AMCAN HOLDINGS INC v. TORYS LLP

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Supreme Court, Appellate Division, First Department, New York.

AMCAN HOLDINGS, INC., et al., Plaintiffs-Respondents, v. TORYS LLP, et al., Defendants-Appellants.

Torys LLP, Third-Party Plaintiff, v. Richard E. Gray, Third-Party Defendant-Respondent.

Decided: August 24, 2006

ANDRIAS, J.P., MARLOW, SULLIVAN, GONZALEZ, SWEENY, JJ. Friedman Kaplan Seiler & Adelman LLP, New York (Edward A. Friedman of counsel), for appellants. Litman, Asche & Gioiella, LLP, New York (Richard M. Asche of counsel), for Amcan Holdings, Inc., CWD Windows Company, CWD NSULC Holdings, Inc. and Chariot Management, Inc., respondents. Richard E. Gray, respondent pro se.

Order, Supreme Court, New York County (Debra A. James, J.), entered January 20, 2006, which denied defendants' motion to consolidate this action with an action pending in Supreme Court, Essex County, unanimously reversed, on the law and the facts, without costs, and the motion granted to consolidate in New York County.

The genesis of this case stretches back to 1996, when a derivative action was brought in Supreme Court, New York County, against third-party defendant Gray and various corporations he owned, controlled or with which he was otherwise affiliated.   During the course of those proceedings, the court issued a preliminary injunction prohibiting Gray and his corporations from certain transactions.

In 1999, Gray was held in contempt for violating the injunction, but his punishment was held in abeyance pending the determination of the underlying action on the merits.   Gray appealed, claiming it was impossible for him to purge the contempt.   We directed a hearing to determine that issue (Richardson v. Gray, 284 A.D.2d 198, 200, 726 N.Y.S.2d 105 [2001] ).

In 2001, Gray and his corporations retained defendant Torys LLP to represent them in connection with the 1996 derivative action, as well as the contempt hearing and all related matters.   Torys, in the course of this representation, became fully acquainted with all matters relating to these actions as well as the business relationships between Gray and his various corporate entities and transactions.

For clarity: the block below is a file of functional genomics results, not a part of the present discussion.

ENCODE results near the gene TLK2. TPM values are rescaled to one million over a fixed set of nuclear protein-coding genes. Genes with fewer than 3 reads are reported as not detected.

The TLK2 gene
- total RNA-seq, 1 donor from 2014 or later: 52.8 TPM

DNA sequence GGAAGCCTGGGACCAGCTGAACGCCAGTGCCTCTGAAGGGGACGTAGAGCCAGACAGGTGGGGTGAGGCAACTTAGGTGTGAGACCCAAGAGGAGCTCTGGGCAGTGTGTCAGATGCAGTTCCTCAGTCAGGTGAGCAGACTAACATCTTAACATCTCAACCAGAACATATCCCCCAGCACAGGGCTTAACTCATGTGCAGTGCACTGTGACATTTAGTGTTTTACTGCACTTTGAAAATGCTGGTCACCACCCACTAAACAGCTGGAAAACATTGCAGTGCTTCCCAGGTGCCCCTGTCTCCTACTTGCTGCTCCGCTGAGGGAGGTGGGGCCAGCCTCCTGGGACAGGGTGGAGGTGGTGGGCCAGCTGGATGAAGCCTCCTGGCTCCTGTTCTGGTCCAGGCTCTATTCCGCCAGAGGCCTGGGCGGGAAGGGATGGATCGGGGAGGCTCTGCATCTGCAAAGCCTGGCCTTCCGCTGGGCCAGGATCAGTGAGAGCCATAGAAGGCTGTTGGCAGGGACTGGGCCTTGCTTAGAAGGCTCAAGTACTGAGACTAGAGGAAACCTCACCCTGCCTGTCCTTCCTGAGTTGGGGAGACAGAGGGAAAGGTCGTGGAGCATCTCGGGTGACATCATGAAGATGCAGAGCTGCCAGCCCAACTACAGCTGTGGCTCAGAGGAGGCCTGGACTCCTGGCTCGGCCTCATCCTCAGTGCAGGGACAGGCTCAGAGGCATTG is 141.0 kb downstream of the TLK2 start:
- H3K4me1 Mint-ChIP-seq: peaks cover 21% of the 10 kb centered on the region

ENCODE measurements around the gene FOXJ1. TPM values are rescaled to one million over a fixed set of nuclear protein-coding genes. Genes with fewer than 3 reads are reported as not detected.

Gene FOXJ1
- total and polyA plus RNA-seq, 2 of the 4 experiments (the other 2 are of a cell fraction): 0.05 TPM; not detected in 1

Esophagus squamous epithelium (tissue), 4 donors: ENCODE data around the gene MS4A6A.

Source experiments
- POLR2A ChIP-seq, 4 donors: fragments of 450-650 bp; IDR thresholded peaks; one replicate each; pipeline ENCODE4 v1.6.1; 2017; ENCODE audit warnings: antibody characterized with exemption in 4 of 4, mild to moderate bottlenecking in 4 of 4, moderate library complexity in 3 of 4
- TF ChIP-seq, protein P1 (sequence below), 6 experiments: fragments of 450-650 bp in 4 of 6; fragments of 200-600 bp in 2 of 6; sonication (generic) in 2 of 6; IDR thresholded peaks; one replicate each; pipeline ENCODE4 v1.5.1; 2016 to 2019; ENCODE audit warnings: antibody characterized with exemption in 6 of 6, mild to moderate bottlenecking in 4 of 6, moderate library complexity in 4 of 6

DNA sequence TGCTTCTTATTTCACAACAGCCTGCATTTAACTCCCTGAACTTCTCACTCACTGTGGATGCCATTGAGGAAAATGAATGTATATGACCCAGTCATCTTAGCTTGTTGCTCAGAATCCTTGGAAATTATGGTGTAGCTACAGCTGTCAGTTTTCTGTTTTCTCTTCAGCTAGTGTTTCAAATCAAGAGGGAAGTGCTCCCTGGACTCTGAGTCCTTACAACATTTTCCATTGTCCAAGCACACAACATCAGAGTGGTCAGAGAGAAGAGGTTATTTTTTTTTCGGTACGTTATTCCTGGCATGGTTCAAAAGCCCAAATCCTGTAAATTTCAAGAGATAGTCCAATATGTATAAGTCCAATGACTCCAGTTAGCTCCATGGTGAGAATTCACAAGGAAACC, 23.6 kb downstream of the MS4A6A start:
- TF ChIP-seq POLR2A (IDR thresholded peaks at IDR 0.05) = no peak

During this same period, certain affiliates of Gray and his corporations (Acquisition Affiliates) retained Torys to represent them in a corporate acquisition and to assist in obtaining financing in this matter from Canadian Imperial Bank of Commerce (CIBC), a longtime client of Torys.   Apparently, this relationship was never disclosed to Gray or Acquisition Affiliates.

The hearing concerning Gray's ability to purge his contempt was held and Gray was imprisoned for failing to purge the contempt by returning $4.5 million, despite his financial ability to do so.

In 2004, plaintiffs commenced this action for legal malpractice against Torys and certain named attorneys from the firm.   The complaint alleged negligence, conflict of interest, breach of contract and breach of fiduciary duty against defendants in connection with a proposed acquisition and loan from CIBC.

The complaint further alleged that Gray inquired of Torys whether he should disclose to CIBC the nature of the 1996 action, including the contempt involving Gray, and whether the injunction would legally bar the closing of the proposed CIBC loan.   Torys attorneys allegedly advised plaintiffs the loan could be structured to avoid disclosure of the issues in the 1996 action.   However, Torys subsequently refused to issue an opinion letter to that effect and stated it would withdraw from representing plaintiffs unless these and unrelated litigations concerning plaintiffs were disclosed to CIBC.

Plaintiffs complied with the disclosures demanded by Torys.   Subsequently, CIBC cancelled its loan commitment and refused to close the loan.   Plaintiffs contended that Torys' conflict of interest and desire to maintain its relationship with CIBC constituted a breach of its duty to plaintiffs, causing them extensive monetary damages.   In their answer, Torys counterclaimed against plaintiffs and added Gray as a third-party defendant.

In April 2005, Gray and Acquisition Associates brought an action in Essex County, Gray's county of residence, against Torys and the individual attorneys from that firm for legal malpractice.   The named attorneys in that action were also named defendants in the instant New York County action.   The Essex County complaint alleged, inter alia, that Torys failed to vigorously represent Gray at his contempt hearing.   The complaint further alleged that Torys and its individual attorneys assisted CIBC in withdrawing from its commitment to provide financing (a principal basis for the New York County action), were negligent, and had a conflict of interest they failed to disclose, and thereby violating their fiduciary duty to Gray and Acquisition Associates.